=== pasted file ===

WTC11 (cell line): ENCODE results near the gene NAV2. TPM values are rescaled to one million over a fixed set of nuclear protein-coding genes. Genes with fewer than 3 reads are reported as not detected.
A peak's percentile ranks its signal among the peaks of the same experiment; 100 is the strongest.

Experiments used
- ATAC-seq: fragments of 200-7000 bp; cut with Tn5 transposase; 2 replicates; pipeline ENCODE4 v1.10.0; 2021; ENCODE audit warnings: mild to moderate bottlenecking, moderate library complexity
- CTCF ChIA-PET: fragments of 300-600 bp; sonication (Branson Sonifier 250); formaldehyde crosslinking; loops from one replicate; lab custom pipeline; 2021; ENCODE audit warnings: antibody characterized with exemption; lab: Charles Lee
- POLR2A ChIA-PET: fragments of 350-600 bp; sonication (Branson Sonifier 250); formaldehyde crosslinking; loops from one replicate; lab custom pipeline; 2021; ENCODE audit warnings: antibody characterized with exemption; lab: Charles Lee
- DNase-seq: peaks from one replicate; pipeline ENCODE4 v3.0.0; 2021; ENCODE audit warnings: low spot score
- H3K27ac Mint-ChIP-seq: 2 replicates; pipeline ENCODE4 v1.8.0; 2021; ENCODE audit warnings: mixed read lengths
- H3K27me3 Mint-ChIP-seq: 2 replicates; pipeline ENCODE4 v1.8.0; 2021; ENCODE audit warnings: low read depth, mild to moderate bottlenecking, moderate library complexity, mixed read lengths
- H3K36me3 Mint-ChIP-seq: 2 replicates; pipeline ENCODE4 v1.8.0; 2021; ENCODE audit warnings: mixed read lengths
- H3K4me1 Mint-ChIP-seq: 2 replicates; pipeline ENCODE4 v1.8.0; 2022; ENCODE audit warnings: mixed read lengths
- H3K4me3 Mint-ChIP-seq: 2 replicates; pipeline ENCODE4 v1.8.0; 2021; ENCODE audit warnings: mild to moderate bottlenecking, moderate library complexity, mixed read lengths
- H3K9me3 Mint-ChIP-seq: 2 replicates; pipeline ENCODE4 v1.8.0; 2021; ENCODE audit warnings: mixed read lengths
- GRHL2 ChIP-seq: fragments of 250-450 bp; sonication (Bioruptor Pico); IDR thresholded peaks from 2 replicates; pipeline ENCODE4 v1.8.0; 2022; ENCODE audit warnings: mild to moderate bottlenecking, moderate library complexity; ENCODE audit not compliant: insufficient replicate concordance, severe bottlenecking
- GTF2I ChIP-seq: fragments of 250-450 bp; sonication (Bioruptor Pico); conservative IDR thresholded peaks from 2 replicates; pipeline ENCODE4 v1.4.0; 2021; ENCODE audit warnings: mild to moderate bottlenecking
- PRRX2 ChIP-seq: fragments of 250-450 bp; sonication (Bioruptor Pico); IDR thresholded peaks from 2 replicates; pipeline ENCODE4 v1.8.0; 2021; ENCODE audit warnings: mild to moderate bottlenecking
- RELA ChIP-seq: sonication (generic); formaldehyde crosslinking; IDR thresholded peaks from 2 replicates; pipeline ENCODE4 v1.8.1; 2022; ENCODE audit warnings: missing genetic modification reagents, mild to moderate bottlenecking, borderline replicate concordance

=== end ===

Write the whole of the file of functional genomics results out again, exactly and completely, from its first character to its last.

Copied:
WTC11 (cell line): ENCODE results near the gene NAV2. TPM values are rescaled to one million over a fixed set of nuclear protein-coding genes. Genes with fewer than 3 reads are reported as not detected.
A peak's percentile ranks its signal among the peaks of the same experiment; 100 is the strongest.

Experiments used
- ATAC-seq: fragments of 200-7000 bp; cut with Tn5 transposase; 2 replicates; pipeline ENCODE4 v1.10.0; 2021; ENCODE audit warnings: mild to moderate bottlenecking, moderate library complexity
- CTCF ChIA-PET: fragments of 300-600 bp; sonication (Branson Sonifier 250); formaldehyde crosslinking; loops from one replicate; lab custom pipeline; 2021; ENCODE audit warnings: antibody characterized with exemption; lab: Charles Lee
- POLR2A ChIA-PET: fragments of 350-600 bp; sonication (Branson Sonifier 250); formaldehyde crosslinking; loops from one replicate; lab custom pipeline; 2021; ENCODE audit warnings: antibody characterized with exemption; lab: Charles Lee
- DNase-seq: peaks from one replicate; pipeline ENCODE4 v3.0.0; 2021; ENCODE audit warnings: low spot score
- H3K27ac Mint-ChIP-seq: 2 replicates; pipeline ENCODE4 v1.8.0; 2021; ENCODE audit warnings: mixed read lengths
- H3K27me3 Mint-ChIP-seq: 2 replicates; pipeline ENCODE4 v1.8.0; 2021; ENCODE audit warnings: low read depth, mild to moderate bottlenecking, moderate library complexity, mixed read lengths
- H3K36me3 Mint-ChIP-seq: 2 replicates; pipeline ENCODE4 v1.8.0; 2021; ENCODE audit warnings: mixed read lengths
- H3K4me1 Mint-ChIP-seq: 2 replicates; pipeline ENCODE4 v1.8.0; 2022; ENCODE audit warnings: mixed read lengths
- H3K4me3 Mint-ChIP-seq: 2 replicates; pipeline ENCODE4 v1.8.0; 2021; ENCODE audit warnings: mild to moderate bottlenecking, moderate library complexity, mixed read lengths
- H3K9me3 Mint-ChIP-seq: 2 replicates; pipeline ENCODE4 v1.8.0; 2021; ENCODE audit warnings: mixed read lengths
- GRHL2 ChIP-seq: fragments of 250-450 bp; sonication (Bioruptor Pico); IDR thresholded peaks from 2 replicates; pipeline ENCODE4 v1.8.0; 2022; ENCODE audit warnings: mild to moderate bottlenecking, moderate library complexity; ENCODE audit not compliant: insufficient replicate concordance, severe bottlenecking
- GTF2I ChIP-seq: fragments of 250-450 bp; sonication (Bioruptor Pico); conservative IDR thresholded peaks from 2 replicates; pipeline ENCODE4 v1.4.0; 2021; ENCODE audit warnings: mild to moderate bottlenecking
- PRRX2 ChIP-seq: fragments of 250-450 bp; sonication (Bioruptor Pico); IDR thresholded peaks from 2 replicates; pipeline ENCODE4 v1.8.0; 2021; ENCODE audit warnings: mild to moderate bottlenecking
- RELA ChIP-seq: sonication (generic); formaldehyde crosslinking; IDR thresholded peaks from 2 replicates; pipeline ENCODE4 v1.8.1; 2022; ENCODE audit warnings: missing genetic modification reagents, mild to moderate bottlenecking, borderline replicate concordance